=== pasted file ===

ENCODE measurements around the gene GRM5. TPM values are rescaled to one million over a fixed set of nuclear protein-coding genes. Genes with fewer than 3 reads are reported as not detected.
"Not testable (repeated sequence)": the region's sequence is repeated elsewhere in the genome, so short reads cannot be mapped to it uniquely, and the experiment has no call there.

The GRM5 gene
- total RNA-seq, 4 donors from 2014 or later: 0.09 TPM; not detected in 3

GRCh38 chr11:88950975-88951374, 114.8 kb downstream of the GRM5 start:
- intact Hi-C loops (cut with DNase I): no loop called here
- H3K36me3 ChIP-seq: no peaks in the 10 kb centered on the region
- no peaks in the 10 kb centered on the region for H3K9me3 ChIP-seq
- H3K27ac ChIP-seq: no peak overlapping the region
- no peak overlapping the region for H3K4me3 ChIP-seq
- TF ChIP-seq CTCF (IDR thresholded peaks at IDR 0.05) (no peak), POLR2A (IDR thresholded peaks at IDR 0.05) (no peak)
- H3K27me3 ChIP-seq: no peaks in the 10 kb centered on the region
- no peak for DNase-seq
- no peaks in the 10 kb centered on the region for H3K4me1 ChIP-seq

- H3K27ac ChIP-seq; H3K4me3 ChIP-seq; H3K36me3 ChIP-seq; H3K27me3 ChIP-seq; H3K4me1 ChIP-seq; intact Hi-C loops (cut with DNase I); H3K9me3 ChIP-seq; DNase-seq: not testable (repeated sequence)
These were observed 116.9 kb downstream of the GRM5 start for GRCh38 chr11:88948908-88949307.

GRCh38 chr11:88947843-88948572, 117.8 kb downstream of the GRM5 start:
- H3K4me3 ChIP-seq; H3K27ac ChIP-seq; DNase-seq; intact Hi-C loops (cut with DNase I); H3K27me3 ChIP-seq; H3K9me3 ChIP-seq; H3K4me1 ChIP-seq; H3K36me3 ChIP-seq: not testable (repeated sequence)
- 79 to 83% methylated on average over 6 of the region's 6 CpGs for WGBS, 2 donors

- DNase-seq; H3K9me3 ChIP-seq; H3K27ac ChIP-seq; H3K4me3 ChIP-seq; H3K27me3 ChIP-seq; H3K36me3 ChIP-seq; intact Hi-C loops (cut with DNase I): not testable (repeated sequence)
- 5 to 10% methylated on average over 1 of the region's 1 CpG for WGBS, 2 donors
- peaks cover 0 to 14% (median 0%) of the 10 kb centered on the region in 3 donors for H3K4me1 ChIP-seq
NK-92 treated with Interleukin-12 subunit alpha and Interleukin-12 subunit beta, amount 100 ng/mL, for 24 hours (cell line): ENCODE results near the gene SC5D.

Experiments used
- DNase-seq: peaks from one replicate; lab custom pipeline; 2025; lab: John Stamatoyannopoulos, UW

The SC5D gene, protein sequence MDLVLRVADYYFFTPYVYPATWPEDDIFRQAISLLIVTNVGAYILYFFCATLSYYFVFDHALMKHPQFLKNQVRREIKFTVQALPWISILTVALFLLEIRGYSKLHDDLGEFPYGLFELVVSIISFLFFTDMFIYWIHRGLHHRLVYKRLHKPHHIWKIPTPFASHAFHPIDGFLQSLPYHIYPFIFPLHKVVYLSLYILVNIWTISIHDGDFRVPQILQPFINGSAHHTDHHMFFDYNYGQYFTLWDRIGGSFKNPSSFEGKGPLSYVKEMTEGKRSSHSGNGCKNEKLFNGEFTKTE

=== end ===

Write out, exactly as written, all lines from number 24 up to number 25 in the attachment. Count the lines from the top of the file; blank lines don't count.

Experiments used
- DNase-seq: peaks from one replicate; lab custom pipeline; 2025; lab: John Stamatoyannopoulos, UW